Living again off the Isle of Lewis, ex-detective inspector Fin Macleod is working as a security officer for a local landowner. While investigating illegal activity on the estate, Fin encounters the elusive poacher and former childhood friend and bandmate Whistler Macaskill. When Fin catches up with Whistler among the windswept hills of the estate, the two witness a freak natural phenomenon - a bog burst - that drains a loch of all its water in a flash, revealing a mud-encased light aircraft with a sickeningly familiar moniker on its side. Both men immediately know what they will find inside: the body of Roddy Mackenzie, a friend whose flight disappeared more than 17 years earlier. But when Whistler's face appears to register something other than shock, an icy chill of apprehension overtakes Fin. What secret has Whistler been hiding from him, and everyone else on the island? Fin is unprepared for how the truth about the past will alter the course of the future.
©2012 Peter May (P)2018 Hachette Audio
Two men possess vital information on Russia's Star Wars missile defense system. One of them is Cardinal -- America's highest agent in the Kremlin -- and he's about to be terminated by the KGB. The other one is the American who can save Cardinal and lead the world to the brink of peace . . . or war. Here is author Tom Clancy's heart-stopping masterpiece -- a riveting novel about one of the most intriguing issues of our time.
©2009 Tom Clancy (P)2010 Random House
Ex-Navy SEAL John Clark is the newly named head of Rainbow, an international task force dedicated to combating terrorism. In a trial by fire, he must stop a terrorist group of men and women so extreme that their success could literally mean the end of life on earth as we know it.
©1999 Tom Clancy (P)2010 Random House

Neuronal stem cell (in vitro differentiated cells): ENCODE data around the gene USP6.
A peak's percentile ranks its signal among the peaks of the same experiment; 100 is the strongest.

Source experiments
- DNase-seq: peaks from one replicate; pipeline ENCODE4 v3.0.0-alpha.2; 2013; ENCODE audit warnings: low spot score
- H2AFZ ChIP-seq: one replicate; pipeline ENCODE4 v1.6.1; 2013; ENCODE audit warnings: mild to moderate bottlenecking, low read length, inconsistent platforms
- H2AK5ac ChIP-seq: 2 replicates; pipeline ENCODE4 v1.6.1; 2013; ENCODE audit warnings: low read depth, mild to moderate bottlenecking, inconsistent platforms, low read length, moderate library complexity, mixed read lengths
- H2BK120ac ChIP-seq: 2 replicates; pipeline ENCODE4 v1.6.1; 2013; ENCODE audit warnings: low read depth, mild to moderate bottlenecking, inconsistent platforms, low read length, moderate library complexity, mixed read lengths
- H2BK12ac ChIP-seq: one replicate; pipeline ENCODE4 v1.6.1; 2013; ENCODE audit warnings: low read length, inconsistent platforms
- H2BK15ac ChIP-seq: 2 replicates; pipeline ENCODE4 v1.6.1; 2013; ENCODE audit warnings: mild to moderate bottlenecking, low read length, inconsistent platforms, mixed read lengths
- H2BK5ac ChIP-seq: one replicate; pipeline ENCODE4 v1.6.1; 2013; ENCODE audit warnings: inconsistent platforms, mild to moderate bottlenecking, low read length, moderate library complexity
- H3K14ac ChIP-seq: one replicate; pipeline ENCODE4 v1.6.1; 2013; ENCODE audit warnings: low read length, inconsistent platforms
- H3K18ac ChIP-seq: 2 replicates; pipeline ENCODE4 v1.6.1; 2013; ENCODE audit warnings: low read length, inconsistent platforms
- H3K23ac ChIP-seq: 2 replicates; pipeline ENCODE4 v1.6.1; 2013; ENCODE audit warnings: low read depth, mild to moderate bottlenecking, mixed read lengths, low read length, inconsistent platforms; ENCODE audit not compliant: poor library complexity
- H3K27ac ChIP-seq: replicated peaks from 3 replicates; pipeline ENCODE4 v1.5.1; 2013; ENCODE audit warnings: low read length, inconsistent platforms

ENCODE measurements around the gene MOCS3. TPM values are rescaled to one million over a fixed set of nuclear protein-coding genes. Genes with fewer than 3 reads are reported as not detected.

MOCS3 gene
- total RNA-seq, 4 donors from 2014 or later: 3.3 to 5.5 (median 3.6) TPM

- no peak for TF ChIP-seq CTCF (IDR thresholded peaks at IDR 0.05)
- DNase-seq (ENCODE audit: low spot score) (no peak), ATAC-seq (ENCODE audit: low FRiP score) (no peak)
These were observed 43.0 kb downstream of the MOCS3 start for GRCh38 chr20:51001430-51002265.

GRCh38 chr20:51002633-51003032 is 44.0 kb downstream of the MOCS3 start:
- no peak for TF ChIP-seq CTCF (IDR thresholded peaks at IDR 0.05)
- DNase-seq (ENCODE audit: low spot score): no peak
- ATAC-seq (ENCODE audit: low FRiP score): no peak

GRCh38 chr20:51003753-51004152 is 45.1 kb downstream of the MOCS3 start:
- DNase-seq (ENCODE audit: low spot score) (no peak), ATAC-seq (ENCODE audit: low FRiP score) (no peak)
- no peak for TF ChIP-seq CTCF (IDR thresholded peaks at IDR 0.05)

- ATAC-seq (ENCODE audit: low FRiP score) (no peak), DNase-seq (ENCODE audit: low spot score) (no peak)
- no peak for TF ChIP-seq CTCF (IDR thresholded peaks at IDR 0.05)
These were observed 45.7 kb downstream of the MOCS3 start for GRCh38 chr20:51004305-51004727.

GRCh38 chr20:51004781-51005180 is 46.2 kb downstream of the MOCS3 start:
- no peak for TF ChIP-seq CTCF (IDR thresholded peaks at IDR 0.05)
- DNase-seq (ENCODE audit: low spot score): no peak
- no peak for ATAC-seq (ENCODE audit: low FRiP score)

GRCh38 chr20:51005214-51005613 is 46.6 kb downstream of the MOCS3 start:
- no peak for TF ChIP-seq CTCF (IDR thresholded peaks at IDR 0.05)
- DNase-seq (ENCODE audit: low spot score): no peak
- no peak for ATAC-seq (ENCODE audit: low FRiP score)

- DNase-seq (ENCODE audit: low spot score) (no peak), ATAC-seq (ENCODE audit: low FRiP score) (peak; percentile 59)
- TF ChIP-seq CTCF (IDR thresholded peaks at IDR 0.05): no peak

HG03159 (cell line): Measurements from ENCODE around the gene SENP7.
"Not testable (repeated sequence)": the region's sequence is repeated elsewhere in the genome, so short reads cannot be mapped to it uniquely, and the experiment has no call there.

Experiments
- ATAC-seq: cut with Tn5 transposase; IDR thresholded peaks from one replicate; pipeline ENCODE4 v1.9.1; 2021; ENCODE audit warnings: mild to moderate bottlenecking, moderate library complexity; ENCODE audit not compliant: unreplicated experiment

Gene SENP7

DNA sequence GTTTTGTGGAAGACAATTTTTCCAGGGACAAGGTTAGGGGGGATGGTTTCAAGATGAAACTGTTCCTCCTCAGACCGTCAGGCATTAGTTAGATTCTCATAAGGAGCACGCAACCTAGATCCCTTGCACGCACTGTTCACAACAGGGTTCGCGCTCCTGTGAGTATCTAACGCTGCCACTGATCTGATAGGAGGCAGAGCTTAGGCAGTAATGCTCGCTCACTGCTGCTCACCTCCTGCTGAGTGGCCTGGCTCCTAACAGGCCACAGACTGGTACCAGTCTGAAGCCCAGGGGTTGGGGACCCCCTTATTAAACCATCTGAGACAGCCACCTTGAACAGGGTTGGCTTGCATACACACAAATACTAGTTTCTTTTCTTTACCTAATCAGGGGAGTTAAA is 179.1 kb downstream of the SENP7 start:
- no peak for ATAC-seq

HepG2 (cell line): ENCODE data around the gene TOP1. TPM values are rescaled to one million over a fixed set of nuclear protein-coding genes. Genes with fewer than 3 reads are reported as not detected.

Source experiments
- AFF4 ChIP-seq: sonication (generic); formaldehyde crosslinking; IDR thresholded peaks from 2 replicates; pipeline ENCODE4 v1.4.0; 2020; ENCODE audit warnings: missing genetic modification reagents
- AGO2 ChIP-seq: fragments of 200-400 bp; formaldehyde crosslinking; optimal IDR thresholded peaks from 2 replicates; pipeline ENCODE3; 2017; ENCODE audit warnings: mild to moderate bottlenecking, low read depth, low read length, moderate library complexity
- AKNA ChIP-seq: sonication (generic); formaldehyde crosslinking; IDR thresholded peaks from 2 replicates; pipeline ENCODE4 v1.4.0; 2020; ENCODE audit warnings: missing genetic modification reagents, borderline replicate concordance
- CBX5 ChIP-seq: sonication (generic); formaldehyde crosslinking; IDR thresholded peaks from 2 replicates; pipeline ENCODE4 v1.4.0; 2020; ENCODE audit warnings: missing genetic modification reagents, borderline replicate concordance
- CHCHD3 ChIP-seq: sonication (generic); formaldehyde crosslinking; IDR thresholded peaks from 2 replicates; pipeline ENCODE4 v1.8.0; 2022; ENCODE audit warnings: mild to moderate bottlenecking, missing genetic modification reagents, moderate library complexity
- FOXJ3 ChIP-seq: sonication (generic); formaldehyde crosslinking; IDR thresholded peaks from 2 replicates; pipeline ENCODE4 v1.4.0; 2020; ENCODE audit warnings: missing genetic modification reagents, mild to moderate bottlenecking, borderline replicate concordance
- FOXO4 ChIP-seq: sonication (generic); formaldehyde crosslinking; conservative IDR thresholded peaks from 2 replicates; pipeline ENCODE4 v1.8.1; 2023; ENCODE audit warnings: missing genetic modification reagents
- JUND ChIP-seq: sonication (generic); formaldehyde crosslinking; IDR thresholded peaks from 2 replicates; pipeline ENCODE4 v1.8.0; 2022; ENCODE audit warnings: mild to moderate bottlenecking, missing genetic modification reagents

In Jared Diamonds follow-up to the Pulitzer-Prize winning Guns, Germs and Steel, the author explores how climate change, the population explosion, and political discord create the conditions for the collapse of civilization. Environmental damage, climate change, globalization, rapid population growth, and unwise political choices were all factors in the demise of societies around the world, but some found solutions and persisted. As in Guns, Germs, and Steel, Diamond traces the fundamental pattern of catastrophe, and weaves an all-encompassing global thesis through a series of fascinating historical-cultural narratives. Collapse moves from the Polynesian cultures on Easter Island to the flourishing American civilizations of the Anasazi and the Maya and finally to the doomed Viking colony on Greenland. Similar problems face us today and have already brought disaster to Rwanda and Haiti, even as China and Australia are trying to cope in innovative ways. Despite our own societys apparently inexhaustible wealth and unrivaled political power, ominous warning signs have begun to emerge even in ecologically robust areas like Montana. Brilliant, illuminating, and immensely absorbing, Collapse is destined to take its place as one of the essential books of our time, raising the urgent question: How can our world best avoid committing ecological suicide?
©2014 Jared Diamond (P)2014 Penguin Audio
Colombian drug lords, bored with Uncle Sam's hectoring, assassinate the head of the FBI. The message is clear: Bug off! At what point do these druggies threaten national security? When can a nation act against its enemies? These are questions Jack Ryan must answer because someone has quietly stepped over the line. Does anyone know who the real enemy is? How much action is too much? Which lines have been crossed? Ryan and his "dark side", a shadowy field officer known only as Mr. Clark, are charged with finding out. They expect danger from without... but the danger from within may be the greatest of all.
©1990 Tom Clancy (P)2010 Random House
"The Metamorphosis", first published in 1915, is the story of Gregor Samsa, a young traveling salesman who lives with his family and financially supports his parents and younger sister. One morning he awakes to discover that during the night he has been transformed into a horrible bug. Although somewhat of a horror genre, the story is often very funny as Gregor, his family, and those around him deal with their own transformations as a result of this odd predicament.